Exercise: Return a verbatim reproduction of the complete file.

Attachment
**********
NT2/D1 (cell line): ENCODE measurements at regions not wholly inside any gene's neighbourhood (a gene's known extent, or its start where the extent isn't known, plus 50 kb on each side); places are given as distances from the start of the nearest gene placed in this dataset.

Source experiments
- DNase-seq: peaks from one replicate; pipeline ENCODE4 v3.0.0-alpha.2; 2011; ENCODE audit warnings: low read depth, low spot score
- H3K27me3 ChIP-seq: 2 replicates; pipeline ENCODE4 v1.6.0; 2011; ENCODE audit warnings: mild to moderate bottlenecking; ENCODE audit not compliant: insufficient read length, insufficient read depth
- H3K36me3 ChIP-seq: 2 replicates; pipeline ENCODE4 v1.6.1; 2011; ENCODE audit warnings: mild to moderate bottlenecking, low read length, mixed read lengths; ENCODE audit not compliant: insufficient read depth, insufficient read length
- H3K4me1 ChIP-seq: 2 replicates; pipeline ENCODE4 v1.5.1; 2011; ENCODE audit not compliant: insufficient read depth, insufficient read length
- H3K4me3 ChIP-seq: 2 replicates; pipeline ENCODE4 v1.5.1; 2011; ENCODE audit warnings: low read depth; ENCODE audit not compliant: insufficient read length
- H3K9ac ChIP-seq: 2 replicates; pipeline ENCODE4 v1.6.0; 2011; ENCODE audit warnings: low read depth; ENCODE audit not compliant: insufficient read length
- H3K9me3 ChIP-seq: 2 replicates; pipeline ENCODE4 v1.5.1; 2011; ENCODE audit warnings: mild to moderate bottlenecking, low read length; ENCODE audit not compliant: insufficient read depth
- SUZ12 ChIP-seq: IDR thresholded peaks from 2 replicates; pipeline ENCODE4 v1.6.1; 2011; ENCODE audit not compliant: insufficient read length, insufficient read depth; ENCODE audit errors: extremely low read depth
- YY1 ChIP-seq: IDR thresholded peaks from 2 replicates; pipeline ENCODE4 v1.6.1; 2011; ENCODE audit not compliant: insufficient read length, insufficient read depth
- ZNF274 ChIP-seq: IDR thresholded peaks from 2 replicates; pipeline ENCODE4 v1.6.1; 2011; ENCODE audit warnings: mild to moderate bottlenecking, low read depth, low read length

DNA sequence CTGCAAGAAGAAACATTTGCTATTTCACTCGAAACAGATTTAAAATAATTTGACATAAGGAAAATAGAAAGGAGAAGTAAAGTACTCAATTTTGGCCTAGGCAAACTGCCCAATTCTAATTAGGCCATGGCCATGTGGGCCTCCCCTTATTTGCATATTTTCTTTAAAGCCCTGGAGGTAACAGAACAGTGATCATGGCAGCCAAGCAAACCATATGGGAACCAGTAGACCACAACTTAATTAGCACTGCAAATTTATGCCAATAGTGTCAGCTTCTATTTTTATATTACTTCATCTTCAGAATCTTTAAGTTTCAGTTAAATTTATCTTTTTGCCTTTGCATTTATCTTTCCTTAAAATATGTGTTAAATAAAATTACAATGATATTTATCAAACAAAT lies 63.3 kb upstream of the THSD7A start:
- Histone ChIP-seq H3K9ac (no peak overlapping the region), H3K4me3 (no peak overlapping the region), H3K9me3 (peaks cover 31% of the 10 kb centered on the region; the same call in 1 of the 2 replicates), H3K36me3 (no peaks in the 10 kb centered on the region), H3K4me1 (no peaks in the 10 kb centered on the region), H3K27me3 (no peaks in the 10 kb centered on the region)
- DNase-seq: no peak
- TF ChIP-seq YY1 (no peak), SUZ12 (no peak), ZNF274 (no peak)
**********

NT2/D1 (cell line): ENCODE measurements at regions not wholly inside any gene's neighbourhood (a gene's known extent, or its start where the extent isn't known, plus 50 kb on each side); places are given as distances from the start of the nearest gene placed in this dataset.

Source experiments
- DNase-seq: peaks from one replicate; pipeline ENCODE4 v3.0.0-alpha.2; 2011; ENCODE audit warnings: low read depth, low spot score
- H3K27me3 ChIP-seq: 2 replicates; pipeline ENCODE4 v1.6.0; 2011; ENCODE audit warnings: mild to moderate bottlenecking; ENCODE audit not compliant: insufficient read length, insufficient read depth
- H3K36me3 ChIP-seq: 2 replicates; pipeline ENCODE4 v1.6.1; 2011; ENCODE audit warnings: mild to moderate bottlenecking, low read length, mixed read lengths; ENCODE audit not compliant: insufficient read depth, insufficient read length
- H3K4me1 ChIP-seq: 2 replicates; pipeline ENCODE4 v1.5.1; 2011; ENCODE audit not compliant: insufficient read depth, insufficient read length
- H3K4me3 ChIP-seq: 2 replicates; pipeline ENCODE4 v1.5.1; 2011; ENCODE audit warnings: low read depth; ENCODE audit not compliant: insufficient read length
- H3K9ac ChIP-seq: 2 replicates; pipeline ENCODE4 v1.6.0; 2011; ENCODE audit warnings: low read depth; ENCODE audit not compliant: insufficient read length
- H3K9me3 ChIP-seq: 2 replicates; pipeline ENCODE4 v1.5.1; 2011; ENCODE audit warnings: mild to moderate bottlenecking, low read length; ENCODE audit not compliant: insufficient read depth
- SUZ12 ChIP-seq: IDR thresholded peaks from 2 replicates; pipeline ENCODE4 v1.6.1; 2011; ENCODE audit not compliant: insufficient read length, insufficient read depth; ENCODE audit errors: extremely low read depth
- YY1 ChIP-seq: IDR thresholded peaks from 2 replicates; pipeline ENCODE4 v1.6.1; 2011; ENCODE audit not compliant: insufficient read length, insufficient read depth
- ZNF274 ChIP-seq: IDR thresholded peaks from 2 replicates; pipeline ENCODE4 v1.6.1; 2011; ENCODE audit warnings: mild to moderate bottlenecking, low read depth, low read length

DNA sequence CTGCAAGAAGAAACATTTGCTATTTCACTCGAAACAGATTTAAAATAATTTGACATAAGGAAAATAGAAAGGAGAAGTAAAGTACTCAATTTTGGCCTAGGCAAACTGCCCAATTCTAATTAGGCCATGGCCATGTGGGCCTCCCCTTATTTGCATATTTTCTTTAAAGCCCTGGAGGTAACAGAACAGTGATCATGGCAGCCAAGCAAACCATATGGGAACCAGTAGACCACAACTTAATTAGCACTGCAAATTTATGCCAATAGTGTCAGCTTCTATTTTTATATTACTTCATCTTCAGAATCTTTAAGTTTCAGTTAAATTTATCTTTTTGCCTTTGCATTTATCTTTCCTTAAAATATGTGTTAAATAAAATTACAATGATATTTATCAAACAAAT lies 63.3 kb upstream of the THSD7A start:
- Histone ChIP-seq H3K9ac (no peak overlapping the region), H3K4me3 (no peak overlapping the region), H3K9me3 (peaks cover 31% of the 10 kb centered on the region; the same call in 1 of the 2 replicates), H3K36me3 (no peaks in the 10 kb centered on the region), H3K4me1 (no peaks in the 10 kb centered on the region), H3K27me3 (no peaks in the 10 kb centered on the region)
- DNase-seq: no peak
- TF ChIP-seq YY1 (no peak), SUZ12 (no peak), ZNF274 (no peak)